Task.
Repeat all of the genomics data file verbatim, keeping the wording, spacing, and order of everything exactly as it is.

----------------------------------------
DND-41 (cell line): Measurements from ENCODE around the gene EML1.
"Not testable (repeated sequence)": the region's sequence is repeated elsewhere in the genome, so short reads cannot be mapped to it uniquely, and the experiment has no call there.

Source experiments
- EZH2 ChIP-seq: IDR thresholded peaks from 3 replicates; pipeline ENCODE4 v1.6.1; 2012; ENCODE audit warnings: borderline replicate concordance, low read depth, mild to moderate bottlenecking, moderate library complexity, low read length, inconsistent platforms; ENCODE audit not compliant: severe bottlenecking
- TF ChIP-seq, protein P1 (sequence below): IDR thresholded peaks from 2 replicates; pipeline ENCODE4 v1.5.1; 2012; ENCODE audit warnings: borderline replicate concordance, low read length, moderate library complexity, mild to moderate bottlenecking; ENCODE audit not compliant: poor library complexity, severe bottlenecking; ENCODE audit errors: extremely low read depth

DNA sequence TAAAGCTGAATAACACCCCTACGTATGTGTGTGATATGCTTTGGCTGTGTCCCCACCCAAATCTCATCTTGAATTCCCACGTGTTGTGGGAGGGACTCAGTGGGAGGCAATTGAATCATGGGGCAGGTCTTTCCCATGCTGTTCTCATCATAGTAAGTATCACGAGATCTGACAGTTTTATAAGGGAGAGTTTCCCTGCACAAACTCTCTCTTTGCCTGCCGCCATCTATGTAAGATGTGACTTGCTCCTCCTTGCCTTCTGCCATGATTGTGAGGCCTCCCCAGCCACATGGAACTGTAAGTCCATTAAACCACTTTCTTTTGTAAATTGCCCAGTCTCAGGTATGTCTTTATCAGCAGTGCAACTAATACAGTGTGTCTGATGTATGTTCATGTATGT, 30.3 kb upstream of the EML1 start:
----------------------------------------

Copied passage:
DND-41 (cell line): Measurements from ENCODE around the gene EML1.
"Not testable (repeated sequence)": the region's sequence is repeated elsewhere in the genome, so short reads cannot be mapped to it uniquely, and the experiment has no call there.

Source experiments
- EZH2 ChIP-seq: IDR thresholded peaks from 3 replicates; pipeline ENCODE4 v1.6.1; 2012; ENCODE audit warnings: borderline replicate concordance, low read depth, mild to moderate bottlenecking, moderate library complexity, low read length, inconsistent platforms; ENCODE audit not compliant: severe bottlenecking
- TF ChIP-seq, protein P1 (sequence below): IDR thresholded peaks from 2 replicates; pipeline ENCODE4 v1.5.1; 2012; ENCODE audit warnings: borderline replicate concordance, low read length, moderate library complexity, mild to moderate bottlenecking; ENCODE audit not compliant: poor library complexity, severe bottlenecking; ENCODE audit errors: extremely low read depth

DNA sequence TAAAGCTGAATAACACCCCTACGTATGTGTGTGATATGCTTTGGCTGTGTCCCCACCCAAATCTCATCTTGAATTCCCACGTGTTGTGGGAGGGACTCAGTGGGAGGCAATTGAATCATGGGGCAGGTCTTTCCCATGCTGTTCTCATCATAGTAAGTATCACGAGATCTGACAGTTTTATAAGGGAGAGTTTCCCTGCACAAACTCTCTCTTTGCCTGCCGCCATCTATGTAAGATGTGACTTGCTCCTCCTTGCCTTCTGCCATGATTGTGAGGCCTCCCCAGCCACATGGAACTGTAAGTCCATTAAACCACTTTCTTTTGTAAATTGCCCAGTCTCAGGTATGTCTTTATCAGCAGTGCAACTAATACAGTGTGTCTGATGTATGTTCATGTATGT, 30.3 kb upstream of the EML1 start: